What They Say
Tucked away on the quiet corner of Old Church Street and Paultons Street, whilst being just a stone’s throw from the bustling King’s Road, The Chelsea Pig has long been a destination spot for locals in the know. At The Chelsea Pig, you can experience an all-day dining menu of British classics created by award-winning head chef Fionnan Flood alongside a selection of premium and classic beers, wines, Champagnes, and an innovative cocktail menu.
Inside the four walls of the Chelsea Pig is an eclectic mix of grand chandeliers, modernised traditional pub furniture, marble table tops and plush leather chairs. Walls with deep blues surround faux-taxidermy insects in nautical circular frames. The main attraction of the design is a tube-shaped fish tank complete with a life-sized copper hat diver. Open curtains (presumably put up during the height of the pandemic) are spread in between tables, giving the eclectic design a rather homey feel.
We started by sampling The Chelsea Pig’s take on some well-loved cocktails. The Cherry Old Fashioned, which was beautifully balanced, did not disappoint. I am often a little hesitant when a menu stresses the sweetness of an old-fashioned, but they blended it beautifully and the smoky notes of the bourbon really came through. The Jasper too was impressive, a refreshing short Summer cocktail.
To eat, we started with a burrata, which was garnished with grapes infused with sugar syrup and added extra sweetness, matching well with salty black truffle oil. Crispy croutons also gave different tenure to the delicious creaminess of the burrata. A burrata doesn’t need much, but these well thought out additions added a little extra for the taste buds.
We also tried the pork and rabbit terrine, which was really fresh, light and succulent; the crunch of the al dente asparagus and the nutty notes of the compote provided a textured taste delight.
To go with the mains we ordered the Cabernet Sauvignon, which was surprisingly full-bodied, with notes of cherry and a pleasantly spicy finish, though perhaps a little too smoky for my taste.
I ordered the lamb for my main course, which comes rolled like a roulade. It was magnificently presented – the vibrant greens beneath the juicy lamb roulade – accompanied with a gravy boat and puréed mash. The lamb was succulent and tender; the mash had a wonderfully smooth creamy texture; and the veg (I don’t know if I’ve ever wanted to talk so much about the veg before) consisted of a radish and pea bed in which the lamb rests is crunchy, fresh and tied the dish together fabulously.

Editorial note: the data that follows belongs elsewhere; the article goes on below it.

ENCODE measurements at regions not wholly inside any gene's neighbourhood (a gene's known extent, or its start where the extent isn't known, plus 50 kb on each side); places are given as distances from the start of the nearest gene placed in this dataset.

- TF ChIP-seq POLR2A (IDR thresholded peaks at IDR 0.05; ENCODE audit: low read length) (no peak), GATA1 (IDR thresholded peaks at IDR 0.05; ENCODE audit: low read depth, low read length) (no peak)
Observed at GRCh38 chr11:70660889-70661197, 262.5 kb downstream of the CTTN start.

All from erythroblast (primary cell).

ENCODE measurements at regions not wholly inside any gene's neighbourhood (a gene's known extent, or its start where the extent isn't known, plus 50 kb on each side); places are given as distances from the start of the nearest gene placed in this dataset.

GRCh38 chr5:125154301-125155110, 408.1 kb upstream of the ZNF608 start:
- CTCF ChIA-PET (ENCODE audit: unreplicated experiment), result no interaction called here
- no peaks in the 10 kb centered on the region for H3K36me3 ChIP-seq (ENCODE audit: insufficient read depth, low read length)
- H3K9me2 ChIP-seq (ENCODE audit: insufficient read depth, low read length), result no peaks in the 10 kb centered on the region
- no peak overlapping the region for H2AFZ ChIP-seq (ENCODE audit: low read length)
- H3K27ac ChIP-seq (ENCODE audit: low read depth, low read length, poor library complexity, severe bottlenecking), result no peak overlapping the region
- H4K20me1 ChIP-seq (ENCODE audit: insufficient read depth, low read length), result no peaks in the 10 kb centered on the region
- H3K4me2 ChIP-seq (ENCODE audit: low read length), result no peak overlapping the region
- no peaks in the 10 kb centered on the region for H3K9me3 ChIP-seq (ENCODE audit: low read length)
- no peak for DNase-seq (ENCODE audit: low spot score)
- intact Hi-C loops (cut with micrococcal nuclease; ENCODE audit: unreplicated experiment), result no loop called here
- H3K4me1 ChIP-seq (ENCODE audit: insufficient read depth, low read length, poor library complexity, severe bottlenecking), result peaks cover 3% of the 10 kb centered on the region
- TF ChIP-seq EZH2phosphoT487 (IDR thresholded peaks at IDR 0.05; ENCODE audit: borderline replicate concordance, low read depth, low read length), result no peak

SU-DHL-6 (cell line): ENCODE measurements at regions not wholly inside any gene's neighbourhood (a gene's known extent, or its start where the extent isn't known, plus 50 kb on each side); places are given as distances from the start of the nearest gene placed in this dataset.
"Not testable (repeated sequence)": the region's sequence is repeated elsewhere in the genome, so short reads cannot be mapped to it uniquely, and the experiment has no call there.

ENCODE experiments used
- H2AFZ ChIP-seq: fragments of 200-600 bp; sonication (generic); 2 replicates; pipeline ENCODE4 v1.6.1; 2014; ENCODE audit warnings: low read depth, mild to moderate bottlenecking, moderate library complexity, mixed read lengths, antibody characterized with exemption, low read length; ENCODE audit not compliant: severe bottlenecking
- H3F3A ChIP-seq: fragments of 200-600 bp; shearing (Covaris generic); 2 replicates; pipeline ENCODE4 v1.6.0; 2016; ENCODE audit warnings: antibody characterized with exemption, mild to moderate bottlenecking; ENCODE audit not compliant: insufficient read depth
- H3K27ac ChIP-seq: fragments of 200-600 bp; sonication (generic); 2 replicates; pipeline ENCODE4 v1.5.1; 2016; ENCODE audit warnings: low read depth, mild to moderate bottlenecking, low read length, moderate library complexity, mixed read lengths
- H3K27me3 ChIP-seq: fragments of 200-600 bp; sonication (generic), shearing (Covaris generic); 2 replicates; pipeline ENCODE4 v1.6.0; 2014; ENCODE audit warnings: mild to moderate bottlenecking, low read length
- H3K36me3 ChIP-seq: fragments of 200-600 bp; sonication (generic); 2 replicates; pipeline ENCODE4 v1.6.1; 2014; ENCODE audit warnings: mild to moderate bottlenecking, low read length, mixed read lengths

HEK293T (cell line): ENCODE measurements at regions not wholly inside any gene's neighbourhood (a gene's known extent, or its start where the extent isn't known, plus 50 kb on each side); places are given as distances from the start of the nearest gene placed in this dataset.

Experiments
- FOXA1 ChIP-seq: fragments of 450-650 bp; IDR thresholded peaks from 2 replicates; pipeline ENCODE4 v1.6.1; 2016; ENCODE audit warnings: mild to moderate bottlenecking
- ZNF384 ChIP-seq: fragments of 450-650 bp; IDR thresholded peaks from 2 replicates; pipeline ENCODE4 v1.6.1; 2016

My guest had the steak, which comes with a delightfully creamy peppercorn sauce and mixed artichoke leaves. The presentation was simple – no frills, just very good steak.
We may have overindulged in a Truffle Macaroni Cheese side dish. It came as a generous portion, with a garnish of greens and a hazelnut crumble. It was divine and I could have happily ordered just that (perhaps with some extra greens to alleviate the guilt).
We finished (probably foolishly at this point) with a final course of berry cobbler to satisfy our sweet teeth. As with all of the portions here, the dessert was generous in size, and understandably recommended as a sharer. Its wonderful, cake-like texture and the tang of the fruit compote were subtle and worked well with the sweetness of the dish as a whole. The cobbler came accompanied by crème fraîche ice cream.
We were also given cereal ice cream to sample. The team at The Chelsea Pig regularly experiment with different flavours of ice cream, made on-site (as demonstrated with the crème fraîche). This one, made from cereal-infused milk, provided nostalgia and taste in equal measure. It was no doubt inspired by the creations of Christina Tosi of Milk Bar New York, who was featured on a particularly wholesome episode of Chef’s Table.
A mixture of locals out for dinner and folks swinging in for a quick drink or little plate after work, creating a classic relaxed pub feel in upmarket surroundings, especially with an unpretentious playlist of Cool & the Gang, Tom Jones and Marc Morrison’s Return of the Mac.
I also noticed the chef referring to a customer by name. It felt like a very “home-style “ intimate setting that you could regularly frequent after work. As the night went on, it busied up and there were Chelsea girls catching up for dinner and drinks as well as couples hiding in the dim corner.
In a Nutshell
Creative takes on traditional gourmet pub food made by a top-notch London chef in a prime Chelsea location.
I always think that the smaller the portions, the better the food tends to be. Yet the food here was excellent and the portions remained (as is traditional with pub food) large. Don’t be fooled – wear loose trousers. You won’t want to miss out on the ice cream.
The Chelsea Pig, 35 Old Church St, London SW3 5BS